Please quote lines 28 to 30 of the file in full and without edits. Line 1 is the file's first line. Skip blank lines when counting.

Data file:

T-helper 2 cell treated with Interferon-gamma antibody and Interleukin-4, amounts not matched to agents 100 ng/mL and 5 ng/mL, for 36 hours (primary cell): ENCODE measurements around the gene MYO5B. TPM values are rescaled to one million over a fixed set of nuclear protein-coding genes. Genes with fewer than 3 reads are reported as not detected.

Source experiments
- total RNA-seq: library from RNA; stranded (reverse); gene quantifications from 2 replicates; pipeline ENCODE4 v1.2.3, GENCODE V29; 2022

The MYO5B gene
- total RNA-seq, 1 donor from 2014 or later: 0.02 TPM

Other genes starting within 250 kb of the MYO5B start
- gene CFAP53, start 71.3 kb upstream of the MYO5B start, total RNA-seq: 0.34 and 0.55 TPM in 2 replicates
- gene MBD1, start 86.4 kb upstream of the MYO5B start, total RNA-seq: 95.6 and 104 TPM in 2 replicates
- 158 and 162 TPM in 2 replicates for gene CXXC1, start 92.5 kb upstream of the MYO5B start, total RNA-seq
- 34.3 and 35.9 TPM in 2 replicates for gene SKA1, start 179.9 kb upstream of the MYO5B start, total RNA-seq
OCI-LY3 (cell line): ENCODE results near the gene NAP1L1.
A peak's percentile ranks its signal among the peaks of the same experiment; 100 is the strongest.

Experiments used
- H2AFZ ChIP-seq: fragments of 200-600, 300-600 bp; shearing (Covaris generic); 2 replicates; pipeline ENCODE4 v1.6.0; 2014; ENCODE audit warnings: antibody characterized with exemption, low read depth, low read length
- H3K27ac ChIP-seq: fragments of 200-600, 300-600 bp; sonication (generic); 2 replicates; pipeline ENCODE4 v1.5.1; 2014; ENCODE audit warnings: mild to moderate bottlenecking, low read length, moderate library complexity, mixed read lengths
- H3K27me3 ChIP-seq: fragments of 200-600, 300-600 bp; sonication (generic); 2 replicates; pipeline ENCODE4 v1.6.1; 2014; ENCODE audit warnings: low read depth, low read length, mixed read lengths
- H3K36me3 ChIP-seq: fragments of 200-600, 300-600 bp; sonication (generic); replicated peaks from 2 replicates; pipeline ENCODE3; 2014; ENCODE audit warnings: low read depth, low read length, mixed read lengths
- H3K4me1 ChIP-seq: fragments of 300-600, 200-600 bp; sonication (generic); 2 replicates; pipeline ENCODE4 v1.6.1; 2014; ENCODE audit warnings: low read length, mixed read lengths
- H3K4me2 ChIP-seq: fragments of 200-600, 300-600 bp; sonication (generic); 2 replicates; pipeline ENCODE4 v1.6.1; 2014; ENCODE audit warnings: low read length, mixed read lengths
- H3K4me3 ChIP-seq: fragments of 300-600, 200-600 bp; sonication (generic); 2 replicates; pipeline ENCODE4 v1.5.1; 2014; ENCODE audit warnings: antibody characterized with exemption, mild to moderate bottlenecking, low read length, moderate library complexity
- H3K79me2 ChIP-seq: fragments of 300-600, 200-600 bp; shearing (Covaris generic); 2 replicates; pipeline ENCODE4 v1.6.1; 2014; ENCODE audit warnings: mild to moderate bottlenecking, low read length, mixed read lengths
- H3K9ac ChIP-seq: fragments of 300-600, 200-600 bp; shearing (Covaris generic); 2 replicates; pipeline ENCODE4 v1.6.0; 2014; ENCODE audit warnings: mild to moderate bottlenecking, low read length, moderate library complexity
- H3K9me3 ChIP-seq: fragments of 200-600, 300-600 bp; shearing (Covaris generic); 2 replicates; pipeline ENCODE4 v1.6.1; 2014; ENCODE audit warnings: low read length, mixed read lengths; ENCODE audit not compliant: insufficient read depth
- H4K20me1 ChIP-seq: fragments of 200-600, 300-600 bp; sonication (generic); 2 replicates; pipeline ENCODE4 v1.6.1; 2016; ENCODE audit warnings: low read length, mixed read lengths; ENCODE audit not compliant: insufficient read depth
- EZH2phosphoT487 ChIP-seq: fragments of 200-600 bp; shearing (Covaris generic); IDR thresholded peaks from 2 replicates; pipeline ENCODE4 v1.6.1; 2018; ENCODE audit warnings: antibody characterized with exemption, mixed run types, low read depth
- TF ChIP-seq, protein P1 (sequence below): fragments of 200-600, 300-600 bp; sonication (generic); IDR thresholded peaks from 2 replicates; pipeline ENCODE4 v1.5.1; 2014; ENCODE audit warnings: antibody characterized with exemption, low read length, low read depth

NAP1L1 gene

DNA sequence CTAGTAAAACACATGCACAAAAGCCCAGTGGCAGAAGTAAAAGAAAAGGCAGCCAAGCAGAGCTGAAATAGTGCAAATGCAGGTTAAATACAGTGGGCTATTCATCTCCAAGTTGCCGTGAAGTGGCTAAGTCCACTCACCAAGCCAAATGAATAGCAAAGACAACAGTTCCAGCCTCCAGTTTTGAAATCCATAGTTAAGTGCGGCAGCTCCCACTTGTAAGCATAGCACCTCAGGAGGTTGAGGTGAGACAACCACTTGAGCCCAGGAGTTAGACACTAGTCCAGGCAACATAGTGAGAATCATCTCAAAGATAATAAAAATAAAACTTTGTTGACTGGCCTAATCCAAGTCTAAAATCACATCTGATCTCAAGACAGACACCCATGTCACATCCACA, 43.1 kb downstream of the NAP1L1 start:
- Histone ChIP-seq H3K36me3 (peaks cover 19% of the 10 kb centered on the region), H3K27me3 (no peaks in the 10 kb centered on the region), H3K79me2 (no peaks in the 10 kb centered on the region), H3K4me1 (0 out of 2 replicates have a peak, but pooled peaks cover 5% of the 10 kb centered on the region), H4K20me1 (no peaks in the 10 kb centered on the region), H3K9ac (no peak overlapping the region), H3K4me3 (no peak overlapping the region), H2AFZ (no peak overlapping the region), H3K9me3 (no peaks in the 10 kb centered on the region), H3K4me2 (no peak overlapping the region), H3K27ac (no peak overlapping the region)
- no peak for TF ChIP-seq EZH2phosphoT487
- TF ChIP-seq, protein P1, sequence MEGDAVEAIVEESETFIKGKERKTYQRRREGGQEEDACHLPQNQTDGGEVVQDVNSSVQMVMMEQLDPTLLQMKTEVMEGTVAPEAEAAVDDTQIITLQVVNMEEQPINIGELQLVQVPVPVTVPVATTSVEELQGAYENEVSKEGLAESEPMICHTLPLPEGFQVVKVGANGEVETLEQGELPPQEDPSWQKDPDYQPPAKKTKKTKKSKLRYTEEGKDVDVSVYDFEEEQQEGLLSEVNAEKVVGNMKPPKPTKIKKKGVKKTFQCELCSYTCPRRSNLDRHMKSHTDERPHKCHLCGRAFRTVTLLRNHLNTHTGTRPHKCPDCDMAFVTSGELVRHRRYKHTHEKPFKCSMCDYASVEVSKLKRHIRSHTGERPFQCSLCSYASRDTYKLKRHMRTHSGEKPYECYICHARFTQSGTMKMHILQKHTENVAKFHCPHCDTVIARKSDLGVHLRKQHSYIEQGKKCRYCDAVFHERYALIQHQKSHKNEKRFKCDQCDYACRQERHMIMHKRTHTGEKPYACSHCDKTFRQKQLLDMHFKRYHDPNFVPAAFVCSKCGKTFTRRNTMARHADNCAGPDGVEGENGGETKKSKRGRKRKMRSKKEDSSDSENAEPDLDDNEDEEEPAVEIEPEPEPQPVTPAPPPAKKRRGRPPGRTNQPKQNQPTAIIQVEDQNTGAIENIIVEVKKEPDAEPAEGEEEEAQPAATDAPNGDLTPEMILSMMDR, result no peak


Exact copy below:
DNA sequence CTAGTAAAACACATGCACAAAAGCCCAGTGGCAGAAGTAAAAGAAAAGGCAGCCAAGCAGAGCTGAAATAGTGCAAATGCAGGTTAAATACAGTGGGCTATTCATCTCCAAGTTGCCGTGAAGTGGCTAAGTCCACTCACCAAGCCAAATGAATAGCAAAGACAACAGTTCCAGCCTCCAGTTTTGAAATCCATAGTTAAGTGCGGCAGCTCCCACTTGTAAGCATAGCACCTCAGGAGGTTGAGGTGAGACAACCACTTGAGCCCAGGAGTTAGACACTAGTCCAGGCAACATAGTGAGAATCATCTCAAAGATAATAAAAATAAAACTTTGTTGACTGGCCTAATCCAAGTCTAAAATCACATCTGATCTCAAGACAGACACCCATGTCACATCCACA, 43.1 kb downstream of the NAP1L1 start:
- Histone ChIP-seq H3K36me3 (peaks cover 19% of the 10 kb centered on the region), H3K27me3 (no peaks in the 10 kb centered on the region), H3K79me2 (no peaks in the 10 kb centered on the region), H3K4me1 (0 out of 2 replicates have a peak, but pooled peaks cover 5% of the 10 kb centered on the region), H4K20me1 (no peaks in the 10 kb centered on the region), H3K9ac (no peak overlapping the region), H3K4me3 (no peak overlapping the region), H2AFZ (no peak overlapping the region), H3K9me3 (no peaks in the 10 kb centered on the region), H3K4me2 (no peak overlapping the region), H3K27ac (no peak overlapping the region)
- no peak for TF ChIP-seq EZH2phosphoT487